It was not just the South American voyage which lent itself to mythologization, for even Darwin’s life after his return from South America has found itself fitted into a questionable fictional niche. The poet William Wordsworth wrote the celebrated famous lines cited above in reference to his conviction that the early stage of our childhood grants us uniquely penetrating insights into the nature of reality which “fade into the light of day” as we mature. A comparably rose-tinted perception of Darwin as seer or guru evolved in the public mind after the first decade of criticism of his Origin of Specieshad subsided.6 For thereafter, to transpose the matter into the kind of journalistic terms rightly deprecated by Landau, the Darwinian narrative seemed to establish itself as nothing less than the story of how one man and his grandson found the solution to the world’s most impenetrable existential mysteries — and all within less than a century. In a loosely associative but emotionally compelling sense, Erasmus Darwin was to fulfil the narrative role of a John the Baptist figure. Erasmus after all had been the first7 to advance the hypothesis, albeit unproven, of how humankind had evolved naturally and sans cosmic middleman from the state of unicellular beginnings to that of supremely complex and self-aware beings.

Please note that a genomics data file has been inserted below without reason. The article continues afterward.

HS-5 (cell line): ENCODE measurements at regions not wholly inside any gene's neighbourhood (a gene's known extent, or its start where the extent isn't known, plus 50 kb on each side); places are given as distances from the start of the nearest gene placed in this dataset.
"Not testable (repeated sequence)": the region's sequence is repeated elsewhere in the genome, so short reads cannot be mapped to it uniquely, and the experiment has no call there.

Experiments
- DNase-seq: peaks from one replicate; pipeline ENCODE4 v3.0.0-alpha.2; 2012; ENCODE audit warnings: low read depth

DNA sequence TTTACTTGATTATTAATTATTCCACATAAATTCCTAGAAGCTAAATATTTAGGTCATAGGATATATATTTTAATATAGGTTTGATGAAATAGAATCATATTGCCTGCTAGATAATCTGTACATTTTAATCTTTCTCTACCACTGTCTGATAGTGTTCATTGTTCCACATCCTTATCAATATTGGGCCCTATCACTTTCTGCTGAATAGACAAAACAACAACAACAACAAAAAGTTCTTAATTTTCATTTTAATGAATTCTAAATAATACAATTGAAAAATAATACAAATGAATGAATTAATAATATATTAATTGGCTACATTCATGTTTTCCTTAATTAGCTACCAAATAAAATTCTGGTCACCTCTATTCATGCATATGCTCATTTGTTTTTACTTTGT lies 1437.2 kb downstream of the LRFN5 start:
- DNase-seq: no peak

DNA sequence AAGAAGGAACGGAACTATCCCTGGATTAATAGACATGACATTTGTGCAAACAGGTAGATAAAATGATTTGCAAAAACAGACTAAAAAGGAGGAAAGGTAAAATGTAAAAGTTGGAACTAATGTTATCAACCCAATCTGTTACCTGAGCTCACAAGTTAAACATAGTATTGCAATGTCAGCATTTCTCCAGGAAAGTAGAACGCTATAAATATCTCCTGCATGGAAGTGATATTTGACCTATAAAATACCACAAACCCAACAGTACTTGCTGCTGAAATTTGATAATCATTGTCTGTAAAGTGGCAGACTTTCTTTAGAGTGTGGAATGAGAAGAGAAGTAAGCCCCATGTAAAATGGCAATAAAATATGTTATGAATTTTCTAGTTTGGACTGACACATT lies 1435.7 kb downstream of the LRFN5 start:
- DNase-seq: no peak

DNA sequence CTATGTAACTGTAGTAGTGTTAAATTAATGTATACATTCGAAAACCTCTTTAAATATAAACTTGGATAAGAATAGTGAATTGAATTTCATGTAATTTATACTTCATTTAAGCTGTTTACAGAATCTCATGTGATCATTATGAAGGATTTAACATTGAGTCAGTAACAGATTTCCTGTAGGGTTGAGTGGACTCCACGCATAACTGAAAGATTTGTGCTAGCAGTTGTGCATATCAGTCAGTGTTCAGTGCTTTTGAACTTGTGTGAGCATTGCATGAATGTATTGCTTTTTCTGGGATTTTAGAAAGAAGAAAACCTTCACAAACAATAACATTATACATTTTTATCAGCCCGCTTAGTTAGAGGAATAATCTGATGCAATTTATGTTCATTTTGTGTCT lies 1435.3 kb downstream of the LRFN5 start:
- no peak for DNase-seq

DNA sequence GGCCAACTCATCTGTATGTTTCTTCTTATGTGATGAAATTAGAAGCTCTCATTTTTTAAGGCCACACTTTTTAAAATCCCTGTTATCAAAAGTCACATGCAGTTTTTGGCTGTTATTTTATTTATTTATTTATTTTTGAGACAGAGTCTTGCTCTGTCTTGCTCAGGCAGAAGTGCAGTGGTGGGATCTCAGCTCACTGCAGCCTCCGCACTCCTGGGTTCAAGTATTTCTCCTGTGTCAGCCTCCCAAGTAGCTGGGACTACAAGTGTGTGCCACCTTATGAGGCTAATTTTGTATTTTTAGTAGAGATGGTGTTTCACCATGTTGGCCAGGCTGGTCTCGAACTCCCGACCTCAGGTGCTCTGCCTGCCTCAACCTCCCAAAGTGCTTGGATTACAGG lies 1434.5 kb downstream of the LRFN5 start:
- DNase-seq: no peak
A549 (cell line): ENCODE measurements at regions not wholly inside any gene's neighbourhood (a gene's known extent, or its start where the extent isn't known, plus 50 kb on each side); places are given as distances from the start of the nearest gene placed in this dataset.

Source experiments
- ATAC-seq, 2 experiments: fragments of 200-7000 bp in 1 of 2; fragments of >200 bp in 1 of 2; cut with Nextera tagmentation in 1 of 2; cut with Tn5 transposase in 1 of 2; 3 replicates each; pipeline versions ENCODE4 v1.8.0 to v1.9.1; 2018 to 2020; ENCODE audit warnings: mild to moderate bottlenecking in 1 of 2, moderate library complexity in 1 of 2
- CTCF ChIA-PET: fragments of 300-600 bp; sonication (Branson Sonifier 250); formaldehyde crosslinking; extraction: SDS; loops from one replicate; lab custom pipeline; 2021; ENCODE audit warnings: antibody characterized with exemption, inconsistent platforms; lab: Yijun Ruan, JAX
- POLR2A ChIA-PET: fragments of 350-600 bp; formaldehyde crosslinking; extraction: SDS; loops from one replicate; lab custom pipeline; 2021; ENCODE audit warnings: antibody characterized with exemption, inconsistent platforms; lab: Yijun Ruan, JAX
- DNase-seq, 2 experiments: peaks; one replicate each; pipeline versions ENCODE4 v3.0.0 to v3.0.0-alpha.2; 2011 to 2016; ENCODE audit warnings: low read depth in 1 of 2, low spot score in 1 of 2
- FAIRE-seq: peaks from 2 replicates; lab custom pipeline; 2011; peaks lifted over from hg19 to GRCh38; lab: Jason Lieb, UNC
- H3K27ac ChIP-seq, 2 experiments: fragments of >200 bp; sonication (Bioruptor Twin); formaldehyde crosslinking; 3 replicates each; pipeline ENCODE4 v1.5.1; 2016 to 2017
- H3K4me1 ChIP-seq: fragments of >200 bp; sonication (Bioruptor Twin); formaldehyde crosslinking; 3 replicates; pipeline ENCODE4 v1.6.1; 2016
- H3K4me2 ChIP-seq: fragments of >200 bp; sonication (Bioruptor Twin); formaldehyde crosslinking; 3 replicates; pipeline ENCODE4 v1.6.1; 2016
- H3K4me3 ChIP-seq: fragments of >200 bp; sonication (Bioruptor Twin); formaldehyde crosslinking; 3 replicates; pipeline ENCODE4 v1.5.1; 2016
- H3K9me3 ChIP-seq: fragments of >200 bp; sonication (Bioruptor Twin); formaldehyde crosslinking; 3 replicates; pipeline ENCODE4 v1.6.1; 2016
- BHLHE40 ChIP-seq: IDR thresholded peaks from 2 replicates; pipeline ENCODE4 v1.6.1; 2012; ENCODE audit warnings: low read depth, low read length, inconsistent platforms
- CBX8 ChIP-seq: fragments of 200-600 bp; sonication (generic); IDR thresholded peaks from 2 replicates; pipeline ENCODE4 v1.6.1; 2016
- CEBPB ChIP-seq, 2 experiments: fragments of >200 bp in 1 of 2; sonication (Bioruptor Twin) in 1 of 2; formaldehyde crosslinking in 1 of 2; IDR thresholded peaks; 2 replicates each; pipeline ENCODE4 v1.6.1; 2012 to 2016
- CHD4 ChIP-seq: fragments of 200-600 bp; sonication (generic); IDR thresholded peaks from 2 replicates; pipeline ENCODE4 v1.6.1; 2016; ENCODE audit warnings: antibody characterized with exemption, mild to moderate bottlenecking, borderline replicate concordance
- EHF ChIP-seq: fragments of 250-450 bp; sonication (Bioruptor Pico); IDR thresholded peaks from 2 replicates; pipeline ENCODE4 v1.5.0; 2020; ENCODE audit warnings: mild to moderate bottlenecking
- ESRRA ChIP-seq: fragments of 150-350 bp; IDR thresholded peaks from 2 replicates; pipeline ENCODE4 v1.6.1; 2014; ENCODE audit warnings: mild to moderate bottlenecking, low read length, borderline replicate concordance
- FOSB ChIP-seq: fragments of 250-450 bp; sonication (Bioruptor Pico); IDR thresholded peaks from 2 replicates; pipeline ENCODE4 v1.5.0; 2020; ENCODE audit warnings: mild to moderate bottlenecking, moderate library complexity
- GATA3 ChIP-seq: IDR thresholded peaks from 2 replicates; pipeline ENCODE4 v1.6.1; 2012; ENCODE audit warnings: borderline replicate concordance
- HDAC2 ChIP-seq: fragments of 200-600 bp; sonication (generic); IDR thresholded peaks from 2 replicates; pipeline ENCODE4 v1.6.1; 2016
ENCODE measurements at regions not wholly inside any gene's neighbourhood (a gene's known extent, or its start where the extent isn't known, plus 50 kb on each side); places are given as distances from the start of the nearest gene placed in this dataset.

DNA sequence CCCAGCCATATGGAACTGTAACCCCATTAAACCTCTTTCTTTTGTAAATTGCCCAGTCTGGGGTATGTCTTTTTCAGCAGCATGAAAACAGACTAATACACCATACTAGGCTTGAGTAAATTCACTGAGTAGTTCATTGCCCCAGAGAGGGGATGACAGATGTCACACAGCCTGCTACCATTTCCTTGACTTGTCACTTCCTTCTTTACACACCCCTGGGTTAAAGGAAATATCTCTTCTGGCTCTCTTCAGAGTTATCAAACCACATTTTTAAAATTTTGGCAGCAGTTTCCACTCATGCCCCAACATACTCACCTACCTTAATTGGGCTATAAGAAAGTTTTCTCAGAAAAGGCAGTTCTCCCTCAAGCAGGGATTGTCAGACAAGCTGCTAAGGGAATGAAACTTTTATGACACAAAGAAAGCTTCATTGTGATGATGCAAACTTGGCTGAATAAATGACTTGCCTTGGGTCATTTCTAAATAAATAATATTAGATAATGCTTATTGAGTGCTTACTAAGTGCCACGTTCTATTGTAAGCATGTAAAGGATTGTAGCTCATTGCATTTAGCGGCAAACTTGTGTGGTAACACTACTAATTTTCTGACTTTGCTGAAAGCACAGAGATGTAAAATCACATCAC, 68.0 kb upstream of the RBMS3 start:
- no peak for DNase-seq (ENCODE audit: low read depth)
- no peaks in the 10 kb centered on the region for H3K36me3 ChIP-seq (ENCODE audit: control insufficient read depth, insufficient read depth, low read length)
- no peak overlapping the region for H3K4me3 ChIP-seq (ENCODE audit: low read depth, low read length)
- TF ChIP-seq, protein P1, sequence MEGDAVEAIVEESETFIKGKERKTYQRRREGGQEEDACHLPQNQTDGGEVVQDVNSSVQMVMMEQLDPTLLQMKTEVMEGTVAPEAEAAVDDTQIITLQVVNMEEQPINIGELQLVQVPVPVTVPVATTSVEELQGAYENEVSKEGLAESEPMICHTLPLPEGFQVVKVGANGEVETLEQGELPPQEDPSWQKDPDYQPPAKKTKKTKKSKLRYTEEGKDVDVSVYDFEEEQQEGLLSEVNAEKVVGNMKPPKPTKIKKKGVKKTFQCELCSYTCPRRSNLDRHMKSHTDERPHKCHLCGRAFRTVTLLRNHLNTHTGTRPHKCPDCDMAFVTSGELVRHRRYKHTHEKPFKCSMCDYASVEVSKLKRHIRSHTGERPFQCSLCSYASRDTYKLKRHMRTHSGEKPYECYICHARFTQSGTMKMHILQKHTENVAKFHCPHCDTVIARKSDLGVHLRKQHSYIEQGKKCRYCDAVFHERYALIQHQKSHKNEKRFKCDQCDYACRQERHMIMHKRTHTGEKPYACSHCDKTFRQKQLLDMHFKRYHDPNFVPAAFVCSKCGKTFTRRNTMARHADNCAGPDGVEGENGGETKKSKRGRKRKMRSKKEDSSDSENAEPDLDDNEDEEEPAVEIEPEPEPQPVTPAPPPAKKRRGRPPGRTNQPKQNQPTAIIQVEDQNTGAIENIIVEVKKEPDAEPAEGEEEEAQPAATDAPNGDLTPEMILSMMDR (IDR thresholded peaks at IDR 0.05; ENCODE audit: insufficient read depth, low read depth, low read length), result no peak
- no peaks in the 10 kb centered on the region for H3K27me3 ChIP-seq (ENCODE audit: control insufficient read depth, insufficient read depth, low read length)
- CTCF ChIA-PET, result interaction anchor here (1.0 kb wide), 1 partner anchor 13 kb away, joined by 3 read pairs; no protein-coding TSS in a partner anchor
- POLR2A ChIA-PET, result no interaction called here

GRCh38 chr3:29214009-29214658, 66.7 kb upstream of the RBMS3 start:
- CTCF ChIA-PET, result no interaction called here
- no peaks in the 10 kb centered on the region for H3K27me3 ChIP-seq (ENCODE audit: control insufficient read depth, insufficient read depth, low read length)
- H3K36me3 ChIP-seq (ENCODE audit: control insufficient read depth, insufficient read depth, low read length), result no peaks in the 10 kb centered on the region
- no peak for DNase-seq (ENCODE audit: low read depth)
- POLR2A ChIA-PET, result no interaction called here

Nevertheless, Erasmus could play only the part of minor figure or, in dramaturgical parlance, deuteragonist, in this intellectual drama since his ideas had at the end of the day issued only from a speculative hunch. The voyage of discovery must continue with the grandson at the helm as he cast about for some material mechanism (initially he did not know what mechanism) which could underpin the grandpaternal thought experiment with logical support. The answer he alighted on was of course natural selection, which would have doubtless struck many as the final narrative dénouement of a long story with its origins in the previous century. With a sense of relief, many must have thought, the final curtain could now be lowered on to the stage. Closure had been attained.

The Story Evolves